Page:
3. Open port 443 on the EC2 instance by modifying the inbound rules of the associated security group. Create a file named 2_open_port_443.config with the following content:
- For the cert installation to trigger after the deployment is complete, we will use the postdeploy hook. This is the last hook to get triggered.
- For more information about EB Platform hooks and the different stages they trigger at during deployment, see here: https://docs.aws.amazon.com/elasticbeanstalk/latest/dg/platforms-linux-extend.html
- Create a folder called .platform in the project root directory.
- Create a folder called hooks inside it.
- Create another folder called postdeploy inside hooks.
- The folder structure would be .platform/hooks/postdeploy
- Create a file called 1_generate_certificate.sh inside postdeploy folder with the following content:
Replace the domain name and email to the correct values. This command verifies if the host server on which the command runs on is pointing to the specified domain name. Once the domain is verified, it issues the SSL Certs and automatically places them in the correct nginx directory and updates the nginx configurations to use them. CertBot is truly awesome.
7. Now we need to grant executable permission to this script. For that create a file called 3_grant_exec_permission.config with the following:
8. Until this point, the certificate generation part will be handled, however, we also want to automate SSL Certificate renewal. For that, we’ll setup a cron job using a crontab. Create a file under .ebextensions called 4_renew_certificate_cron_job.config with the following content:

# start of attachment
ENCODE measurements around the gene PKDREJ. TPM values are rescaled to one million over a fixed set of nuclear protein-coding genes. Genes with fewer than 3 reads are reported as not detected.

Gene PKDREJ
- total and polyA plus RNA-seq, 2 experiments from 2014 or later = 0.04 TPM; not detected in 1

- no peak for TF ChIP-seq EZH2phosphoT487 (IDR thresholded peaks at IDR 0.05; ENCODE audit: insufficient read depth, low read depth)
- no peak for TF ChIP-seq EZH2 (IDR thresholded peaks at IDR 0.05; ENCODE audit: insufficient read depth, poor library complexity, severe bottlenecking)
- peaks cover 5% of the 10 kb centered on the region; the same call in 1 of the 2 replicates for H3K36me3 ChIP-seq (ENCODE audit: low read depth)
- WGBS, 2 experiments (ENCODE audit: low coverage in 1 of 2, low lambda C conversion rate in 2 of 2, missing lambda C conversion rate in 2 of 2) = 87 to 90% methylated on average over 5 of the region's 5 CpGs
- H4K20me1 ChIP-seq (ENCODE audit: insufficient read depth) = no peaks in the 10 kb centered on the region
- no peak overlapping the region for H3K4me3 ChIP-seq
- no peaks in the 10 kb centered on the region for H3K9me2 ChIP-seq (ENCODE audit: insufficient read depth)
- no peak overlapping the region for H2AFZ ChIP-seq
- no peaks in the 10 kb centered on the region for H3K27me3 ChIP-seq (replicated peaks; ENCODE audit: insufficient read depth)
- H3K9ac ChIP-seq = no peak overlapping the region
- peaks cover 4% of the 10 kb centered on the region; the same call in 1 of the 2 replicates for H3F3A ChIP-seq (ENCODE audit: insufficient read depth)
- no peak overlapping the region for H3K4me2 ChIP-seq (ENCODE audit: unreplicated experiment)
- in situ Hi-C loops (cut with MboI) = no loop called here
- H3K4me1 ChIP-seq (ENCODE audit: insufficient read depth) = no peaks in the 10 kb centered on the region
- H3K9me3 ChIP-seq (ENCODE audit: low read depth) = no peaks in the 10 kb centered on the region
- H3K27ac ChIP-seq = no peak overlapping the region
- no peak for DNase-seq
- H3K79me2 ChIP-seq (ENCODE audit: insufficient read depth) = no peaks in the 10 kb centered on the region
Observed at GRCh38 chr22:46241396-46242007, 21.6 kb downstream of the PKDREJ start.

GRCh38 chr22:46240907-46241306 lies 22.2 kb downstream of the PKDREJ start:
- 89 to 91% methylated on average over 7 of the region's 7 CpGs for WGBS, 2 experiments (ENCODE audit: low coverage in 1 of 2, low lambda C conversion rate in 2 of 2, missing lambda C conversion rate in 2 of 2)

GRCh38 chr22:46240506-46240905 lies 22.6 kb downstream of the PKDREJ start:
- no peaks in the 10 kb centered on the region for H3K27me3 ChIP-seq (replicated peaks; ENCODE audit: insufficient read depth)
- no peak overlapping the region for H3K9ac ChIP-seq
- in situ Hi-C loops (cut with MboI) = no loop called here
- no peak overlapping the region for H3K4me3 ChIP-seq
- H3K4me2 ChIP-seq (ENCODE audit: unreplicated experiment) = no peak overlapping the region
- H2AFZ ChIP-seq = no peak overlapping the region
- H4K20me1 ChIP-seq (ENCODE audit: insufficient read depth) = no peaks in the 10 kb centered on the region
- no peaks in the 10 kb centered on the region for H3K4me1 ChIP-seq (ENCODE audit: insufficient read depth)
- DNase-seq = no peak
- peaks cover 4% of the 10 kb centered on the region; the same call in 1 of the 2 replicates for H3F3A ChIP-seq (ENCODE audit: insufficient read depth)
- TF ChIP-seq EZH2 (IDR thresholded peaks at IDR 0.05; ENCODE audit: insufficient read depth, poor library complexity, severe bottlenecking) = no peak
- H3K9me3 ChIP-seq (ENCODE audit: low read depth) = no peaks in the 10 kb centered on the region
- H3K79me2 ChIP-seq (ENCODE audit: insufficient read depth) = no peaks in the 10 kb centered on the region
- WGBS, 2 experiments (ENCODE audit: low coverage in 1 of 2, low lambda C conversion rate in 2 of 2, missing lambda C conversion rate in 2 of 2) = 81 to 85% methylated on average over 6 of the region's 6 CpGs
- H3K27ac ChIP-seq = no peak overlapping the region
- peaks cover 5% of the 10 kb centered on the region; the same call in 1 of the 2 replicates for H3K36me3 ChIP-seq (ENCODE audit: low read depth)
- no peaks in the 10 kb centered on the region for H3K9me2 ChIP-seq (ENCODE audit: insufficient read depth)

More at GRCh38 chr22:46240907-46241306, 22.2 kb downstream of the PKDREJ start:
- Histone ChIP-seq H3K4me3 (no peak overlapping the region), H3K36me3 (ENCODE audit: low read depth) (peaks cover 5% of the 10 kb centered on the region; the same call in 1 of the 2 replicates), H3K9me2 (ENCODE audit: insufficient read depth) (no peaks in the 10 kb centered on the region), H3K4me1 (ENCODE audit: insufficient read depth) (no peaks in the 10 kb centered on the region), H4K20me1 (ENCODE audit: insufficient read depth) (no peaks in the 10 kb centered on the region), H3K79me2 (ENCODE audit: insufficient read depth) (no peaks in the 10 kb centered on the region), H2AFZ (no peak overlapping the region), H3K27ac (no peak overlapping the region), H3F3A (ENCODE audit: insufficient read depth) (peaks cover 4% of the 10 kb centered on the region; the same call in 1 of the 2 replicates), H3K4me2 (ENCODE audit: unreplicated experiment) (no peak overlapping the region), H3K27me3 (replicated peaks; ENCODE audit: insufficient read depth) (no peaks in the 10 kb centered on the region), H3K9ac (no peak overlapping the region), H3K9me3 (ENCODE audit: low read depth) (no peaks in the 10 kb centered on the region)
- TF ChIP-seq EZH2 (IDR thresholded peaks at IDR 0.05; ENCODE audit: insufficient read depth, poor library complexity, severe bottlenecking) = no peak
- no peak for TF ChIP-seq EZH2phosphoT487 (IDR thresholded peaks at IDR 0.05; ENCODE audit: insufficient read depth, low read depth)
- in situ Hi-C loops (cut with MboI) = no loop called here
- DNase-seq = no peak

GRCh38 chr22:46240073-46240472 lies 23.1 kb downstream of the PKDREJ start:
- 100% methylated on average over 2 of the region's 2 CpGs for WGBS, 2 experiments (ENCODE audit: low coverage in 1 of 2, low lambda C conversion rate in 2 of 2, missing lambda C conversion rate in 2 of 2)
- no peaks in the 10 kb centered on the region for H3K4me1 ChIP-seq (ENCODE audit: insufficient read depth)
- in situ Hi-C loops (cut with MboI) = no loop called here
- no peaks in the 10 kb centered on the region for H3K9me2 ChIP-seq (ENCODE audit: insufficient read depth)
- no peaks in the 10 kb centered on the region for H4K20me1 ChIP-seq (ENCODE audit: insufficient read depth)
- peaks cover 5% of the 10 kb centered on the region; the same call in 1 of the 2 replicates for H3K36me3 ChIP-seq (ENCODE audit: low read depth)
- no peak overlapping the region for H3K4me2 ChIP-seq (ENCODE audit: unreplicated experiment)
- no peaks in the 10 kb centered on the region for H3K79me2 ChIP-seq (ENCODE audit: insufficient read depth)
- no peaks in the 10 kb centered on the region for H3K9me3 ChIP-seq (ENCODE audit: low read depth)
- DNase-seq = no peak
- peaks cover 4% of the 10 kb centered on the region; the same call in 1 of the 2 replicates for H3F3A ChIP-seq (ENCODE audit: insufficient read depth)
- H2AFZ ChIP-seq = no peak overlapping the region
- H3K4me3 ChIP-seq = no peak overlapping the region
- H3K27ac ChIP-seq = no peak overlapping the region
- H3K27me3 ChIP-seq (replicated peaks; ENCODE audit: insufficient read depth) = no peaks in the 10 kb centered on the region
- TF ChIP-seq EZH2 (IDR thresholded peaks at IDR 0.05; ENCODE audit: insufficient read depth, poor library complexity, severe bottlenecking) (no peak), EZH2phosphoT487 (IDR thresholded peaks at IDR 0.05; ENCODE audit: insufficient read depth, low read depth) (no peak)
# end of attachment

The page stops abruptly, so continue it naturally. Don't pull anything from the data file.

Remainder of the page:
We’re specifying a file which contains the cron expression and then later use container commands to create a crontab using that file and clean it up. This should set a schedule job to go off at 3am and 3pm daily to attempt to renew the certs.
9. Now the project structure should look something like below:
Now, zip the project and upload to EB.
10. To troubleshoot and monitor ebextensions scripts, you can check /var/log/cfn-init.log and /var/log/eb-hooks.log on the ec2 instance.
Automate nginx Config Updates to Tackle “Payload Too Large” 413 HTTP Errors
There might be some cases where the default EB configuration for nginx might not be sufficient. For example, by default nginx is configured to allow a max of 1MB request body with POST requests. Since the nginx configurations are overridden, every time a new application version is deployed, automating such a configuration update saves a lot of manual work after each deployment.
To change the max request body size to 20M, you need to update the /etc/nginx/nginx.conf file and add the line as show below:
To automate this process, we’ll add some more commands to our .ebextensions folder from the previous section.
- Create a file called 2_update_filesize_nginx.sh inside the postdeploy folder with the following content:
In the above script, we’re essentially using the sed command to replace any occurrence of the phrase
client_max_body_size 20M; client_header_timeout
and then it reloads the nginx configuration by calling nginx -s reload.
2. Also, modify 3_grant_exec_permission.config under .ebextensions folder to include exec permissions for filesize update script. The resultant 3_grant_exec_permission.config would be:
3. Now, zip your project again and deploy it to EB. Check the /var/log/ directory to monitor the hooks and script execution.
Congratulations! You just learned:
- How to deploy a simple Flask Web Application on AWS Elastic Beanstalk.
- How to use ebextensions scripts to automate SSL Generation and installation using Certbot.
- How to essentially update any config file on the underlying EC2 instance by using ebextension config files.
I hope you enjoyed learning about Elastic Beanstalk, it was a fun learning experience for me as well. Feel free to ask any questions in the comments or reach out to me on LinkedIn.
Escandell, M. (2021, April 18). How to get a SSL certificate running in AWS Elastic Beanstalk using Certbot. Medium. Retrieved August 3, 2022, from https://medium.com/edataconsulting/how-to-get-a-ssl-certificate-running-in-aws-elastic-beanstalk-using-certbot-6daa9baa3997